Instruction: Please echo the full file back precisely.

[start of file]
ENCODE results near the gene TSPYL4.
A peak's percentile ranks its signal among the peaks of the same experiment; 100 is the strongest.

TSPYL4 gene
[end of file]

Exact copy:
ENCODE results near the gene TSPYL4.
A peak's percentile ranks its signal among the peaks of the same experiment; 100 is the strongest.

TSPYL4 gene